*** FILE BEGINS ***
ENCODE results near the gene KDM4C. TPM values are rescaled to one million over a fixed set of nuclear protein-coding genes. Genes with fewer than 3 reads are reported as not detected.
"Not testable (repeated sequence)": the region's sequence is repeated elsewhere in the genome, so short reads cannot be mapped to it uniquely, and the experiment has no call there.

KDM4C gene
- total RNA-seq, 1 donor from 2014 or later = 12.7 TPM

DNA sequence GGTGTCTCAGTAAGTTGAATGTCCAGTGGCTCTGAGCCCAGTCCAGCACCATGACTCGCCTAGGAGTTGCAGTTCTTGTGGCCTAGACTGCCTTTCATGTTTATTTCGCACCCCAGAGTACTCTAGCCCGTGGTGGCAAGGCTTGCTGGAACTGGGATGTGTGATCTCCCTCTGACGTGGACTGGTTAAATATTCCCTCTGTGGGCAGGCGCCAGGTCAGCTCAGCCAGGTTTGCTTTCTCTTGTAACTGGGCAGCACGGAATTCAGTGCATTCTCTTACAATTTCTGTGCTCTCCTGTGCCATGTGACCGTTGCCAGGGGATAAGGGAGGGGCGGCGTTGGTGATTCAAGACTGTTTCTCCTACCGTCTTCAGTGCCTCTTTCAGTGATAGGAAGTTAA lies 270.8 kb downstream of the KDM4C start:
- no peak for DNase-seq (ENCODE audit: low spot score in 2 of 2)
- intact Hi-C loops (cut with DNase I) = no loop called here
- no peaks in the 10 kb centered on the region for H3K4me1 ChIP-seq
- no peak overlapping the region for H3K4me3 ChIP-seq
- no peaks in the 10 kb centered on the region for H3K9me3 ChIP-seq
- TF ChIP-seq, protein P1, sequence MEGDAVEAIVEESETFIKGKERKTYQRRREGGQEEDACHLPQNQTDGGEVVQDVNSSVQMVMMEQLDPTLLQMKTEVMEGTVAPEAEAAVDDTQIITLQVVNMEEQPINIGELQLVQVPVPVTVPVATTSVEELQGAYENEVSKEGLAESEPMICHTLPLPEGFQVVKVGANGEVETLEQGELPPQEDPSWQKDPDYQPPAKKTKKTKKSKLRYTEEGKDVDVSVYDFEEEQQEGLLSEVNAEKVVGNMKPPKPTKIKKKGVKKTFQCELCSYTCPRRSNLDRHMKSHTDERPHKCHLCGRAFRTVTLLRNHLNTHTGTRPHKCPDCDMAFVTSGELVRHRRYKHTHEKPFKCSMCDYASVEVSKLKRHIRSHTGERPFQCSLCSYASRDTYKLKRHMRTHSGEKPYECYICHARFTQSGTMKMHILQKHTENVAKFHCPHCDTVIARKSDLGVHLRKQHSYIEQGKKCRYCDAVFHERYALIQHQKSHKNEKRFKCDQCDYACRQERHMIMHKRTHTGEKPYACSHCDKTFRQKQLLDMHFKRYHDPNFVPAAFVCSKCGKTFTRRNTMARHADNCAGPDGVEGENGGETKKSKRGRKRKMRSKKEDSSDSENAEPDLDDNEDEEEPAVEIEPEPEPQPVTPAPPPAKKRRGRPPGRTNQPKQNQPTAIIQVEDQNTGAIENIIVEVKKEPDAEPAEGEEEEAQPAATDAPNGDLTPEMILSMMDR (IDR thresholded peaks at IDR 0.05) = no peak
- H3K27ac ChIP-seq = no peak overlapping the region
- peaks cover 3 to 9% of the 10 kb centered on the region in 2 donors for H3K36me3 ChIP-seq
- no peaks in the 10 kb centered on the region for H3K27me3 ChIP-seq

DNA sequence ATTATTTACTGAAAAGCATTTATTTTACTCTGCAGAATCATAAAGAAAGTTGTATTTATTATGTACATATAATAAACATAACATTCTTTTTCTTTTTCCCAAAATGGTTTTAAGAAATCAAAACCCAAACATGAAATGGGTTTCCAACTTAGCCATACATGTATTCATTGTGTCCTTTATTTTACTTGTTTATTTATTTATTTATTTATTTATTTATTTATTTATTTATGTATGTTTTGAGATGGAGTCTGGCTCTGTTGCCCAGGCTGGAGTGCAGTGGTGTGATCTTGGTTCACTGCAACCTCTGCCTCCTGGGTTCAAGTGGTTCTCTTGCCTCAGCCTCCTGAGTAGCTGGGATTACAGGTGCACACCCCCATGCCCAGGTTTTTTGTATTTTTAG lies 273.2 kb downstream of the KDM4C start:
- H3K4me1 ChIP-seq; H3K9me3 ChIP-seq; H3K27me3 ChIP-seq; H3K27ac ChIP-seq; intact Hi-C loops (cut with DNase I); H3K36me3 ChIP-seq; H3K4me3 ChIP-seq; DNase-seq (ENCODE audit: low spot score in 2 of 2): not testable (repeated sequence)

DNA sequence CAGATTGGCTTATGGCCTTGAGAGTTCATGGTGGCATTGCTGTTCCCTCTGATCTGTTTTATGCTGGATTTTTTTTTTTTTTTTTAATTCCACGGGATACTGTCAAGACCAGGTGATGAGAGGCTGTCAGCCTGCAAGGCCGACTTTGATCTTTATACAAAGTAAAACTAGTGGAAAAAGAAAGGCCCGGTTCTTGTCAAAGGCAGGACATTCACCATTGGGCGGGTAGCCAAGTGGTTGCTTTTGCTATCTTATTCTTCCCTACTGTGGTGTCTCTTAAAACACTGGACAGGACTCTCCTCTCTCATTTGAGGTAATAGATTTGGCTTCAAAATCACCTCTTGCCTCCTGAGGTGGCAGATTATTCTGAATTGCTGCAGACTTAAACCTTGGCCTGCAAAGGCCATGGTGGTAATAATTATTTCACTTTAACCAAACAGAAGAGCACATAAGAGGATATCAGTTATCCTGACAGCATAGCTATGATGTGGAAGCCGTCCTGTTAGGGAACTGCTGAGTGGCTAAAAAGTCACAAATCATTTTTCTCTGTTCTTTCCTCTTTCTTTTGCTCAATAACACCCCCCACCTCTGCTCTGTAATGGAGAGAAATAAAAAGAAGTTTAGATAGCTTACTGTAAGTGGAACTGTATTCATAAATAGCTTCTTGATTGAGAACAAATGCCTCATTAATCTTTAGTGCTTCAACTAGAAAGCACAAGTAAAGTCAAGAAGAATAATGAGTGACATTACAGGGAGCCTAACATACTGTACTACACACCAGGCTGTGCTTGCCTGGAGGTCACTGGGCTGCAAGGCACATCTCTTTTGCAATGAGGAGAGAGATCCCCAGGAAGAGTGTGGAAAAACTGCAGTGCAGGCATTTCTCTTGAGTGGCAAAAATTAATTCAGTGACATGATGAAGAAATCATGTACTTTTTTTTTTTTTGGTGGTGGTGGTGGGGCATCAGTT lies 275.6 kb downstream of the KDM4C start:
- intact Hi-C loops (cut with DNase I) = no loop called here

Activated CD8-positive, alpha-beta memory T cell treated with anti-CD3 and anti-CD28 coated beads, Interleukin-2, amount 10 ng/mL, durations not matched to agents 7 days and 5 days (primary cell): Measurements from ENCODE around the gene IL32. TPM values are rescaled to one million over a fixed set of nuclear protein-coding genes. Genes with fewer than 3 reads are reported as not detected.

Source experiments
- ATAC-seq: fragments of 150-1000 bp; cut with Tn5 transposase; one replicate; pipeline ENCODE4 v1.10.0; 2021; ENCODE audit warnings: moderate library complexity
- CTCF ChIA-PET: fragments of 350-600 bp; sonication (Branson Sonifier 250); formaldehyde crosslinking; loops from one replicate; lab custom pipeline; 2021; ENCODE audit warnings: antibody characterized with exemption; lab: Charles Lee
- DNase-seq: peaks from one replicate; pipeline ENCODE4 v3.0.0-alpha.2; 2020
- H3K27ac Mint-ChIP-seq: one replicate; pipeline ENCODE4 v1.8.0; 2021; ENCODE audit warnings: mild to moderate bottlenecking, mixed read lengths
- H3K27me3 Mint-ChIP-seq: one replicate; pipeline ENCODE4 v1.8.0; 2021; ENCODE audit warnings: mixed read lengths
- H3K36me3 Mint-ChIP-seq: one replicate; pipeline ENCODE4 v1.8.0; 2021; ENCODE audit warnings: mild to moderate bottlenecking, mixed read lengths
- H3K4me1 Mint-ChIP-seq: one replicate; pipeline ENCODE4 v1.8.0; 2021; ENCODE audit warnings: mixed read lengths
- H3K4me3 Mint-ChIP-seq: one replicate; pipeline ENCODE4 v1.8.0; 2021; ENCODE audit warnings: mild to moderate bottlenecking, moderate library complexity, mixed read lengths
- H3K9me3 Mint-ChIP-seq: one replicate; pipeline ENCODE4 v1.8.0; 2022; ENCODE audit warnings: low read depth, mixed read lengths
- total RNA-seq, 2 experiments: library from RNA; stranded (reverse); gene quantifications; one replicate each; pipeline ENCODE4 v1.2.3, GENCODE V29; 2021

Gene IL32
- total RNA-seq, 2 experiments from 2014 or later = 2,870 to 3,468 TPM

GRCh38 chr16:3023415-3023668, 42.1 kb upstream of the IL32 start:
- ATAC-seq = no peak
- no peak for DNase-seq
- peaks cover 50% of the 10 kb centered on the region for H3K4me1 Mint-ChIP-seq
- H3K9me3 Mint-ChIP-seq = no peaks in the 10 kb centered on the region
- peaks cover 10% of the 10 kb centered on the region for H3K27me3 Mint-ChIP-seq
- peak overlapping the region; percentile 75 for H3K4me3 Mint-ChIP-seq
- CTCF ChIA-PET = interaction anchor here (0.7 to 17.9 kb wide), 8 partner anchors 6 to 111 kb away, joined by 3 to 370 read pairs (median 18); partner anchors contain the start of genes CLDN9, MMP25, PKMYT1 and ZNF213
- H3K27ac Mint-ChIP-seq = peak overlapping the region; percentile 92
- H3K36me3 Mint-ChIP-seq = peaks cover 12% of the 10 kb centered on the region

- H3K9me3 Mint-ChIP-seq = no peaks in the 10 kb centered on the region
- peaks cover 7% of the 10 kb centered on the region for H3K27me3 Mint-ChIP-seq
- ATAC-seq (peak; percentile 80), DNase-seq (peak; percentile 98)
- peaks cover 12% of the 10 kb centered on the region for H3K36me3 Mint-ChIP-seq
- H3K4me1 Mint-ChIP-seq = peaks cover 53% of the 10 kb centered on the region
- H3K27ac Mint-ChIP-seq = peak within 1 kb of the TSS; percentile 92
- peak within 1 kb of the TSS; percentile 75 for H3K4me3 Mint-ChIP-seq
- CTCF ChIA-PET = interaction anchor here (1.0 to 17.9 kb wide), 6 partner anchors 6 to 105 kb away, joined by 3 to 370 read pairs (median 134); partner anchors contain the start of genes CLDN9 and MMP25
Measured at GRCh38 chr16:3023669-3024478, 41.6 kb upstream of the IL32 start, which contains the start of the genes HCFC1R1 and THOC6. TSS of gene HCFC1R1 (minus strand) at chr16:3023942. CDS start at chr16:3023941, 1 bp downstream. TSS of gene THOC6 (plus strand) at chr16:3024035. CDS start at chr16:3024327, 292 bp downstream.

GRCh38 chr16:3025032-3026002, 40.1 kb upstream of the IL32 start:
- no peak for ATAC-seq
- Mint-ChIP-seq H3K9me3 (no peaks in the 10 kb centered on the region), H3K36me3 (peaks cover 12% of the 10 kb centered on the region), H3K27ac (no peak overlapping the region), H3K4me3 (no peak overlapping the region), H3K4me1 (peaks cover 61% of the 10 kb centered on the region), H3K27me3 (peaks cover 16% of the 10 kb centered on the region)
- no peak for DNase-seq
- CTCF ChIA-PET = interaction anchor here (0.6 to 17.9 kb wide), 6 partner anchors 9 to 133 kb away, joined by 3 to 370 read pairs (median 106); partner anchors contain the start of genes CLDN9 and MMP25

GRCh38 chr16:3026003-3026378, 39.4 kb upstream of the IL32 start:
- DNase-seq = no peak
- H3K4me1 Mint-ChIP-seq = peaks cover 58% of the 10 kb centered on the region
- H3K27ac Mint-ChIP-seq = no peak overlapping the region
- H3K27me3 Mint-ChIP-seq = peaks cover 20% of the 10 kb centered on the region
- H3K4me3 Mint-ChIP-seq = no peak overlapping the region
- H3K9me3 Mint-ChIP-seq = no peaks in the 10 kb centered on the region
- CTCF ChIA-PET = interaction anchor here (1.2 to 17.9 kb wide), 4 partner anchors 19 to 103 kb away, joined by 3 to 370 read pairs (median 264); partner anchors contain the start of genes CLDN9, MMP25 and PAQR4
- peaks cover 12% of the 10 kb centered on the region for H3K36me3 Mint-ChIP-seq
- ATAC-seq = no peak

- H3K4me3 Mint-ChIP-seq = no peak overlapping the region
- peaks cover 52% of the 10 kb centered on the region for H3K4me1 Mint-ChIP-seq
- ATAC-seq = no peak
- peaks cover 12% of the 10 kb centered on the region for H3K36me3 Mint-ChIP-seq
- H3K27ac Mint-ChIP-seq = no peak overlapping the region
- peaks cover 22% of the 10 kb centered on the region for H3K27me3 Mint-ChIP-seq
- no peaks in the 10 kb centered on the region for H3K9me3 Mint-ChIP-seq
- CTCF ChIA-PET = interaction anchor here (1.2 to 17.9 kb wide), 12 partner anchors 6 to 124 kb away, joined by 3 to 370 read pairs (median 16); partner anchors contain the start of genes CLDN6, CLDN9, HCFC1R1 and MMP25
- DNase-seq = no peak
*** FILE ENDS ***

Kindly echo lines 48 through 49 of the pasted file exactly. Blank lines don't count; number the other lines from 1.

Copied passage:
- H3K27ac Mint-ChIP-seq = peak within 1 kb of the TSS; percentile 92
- peak within 1 kb of the TSS; percentile 75 for H3K4me3 Mint-ChIP-seq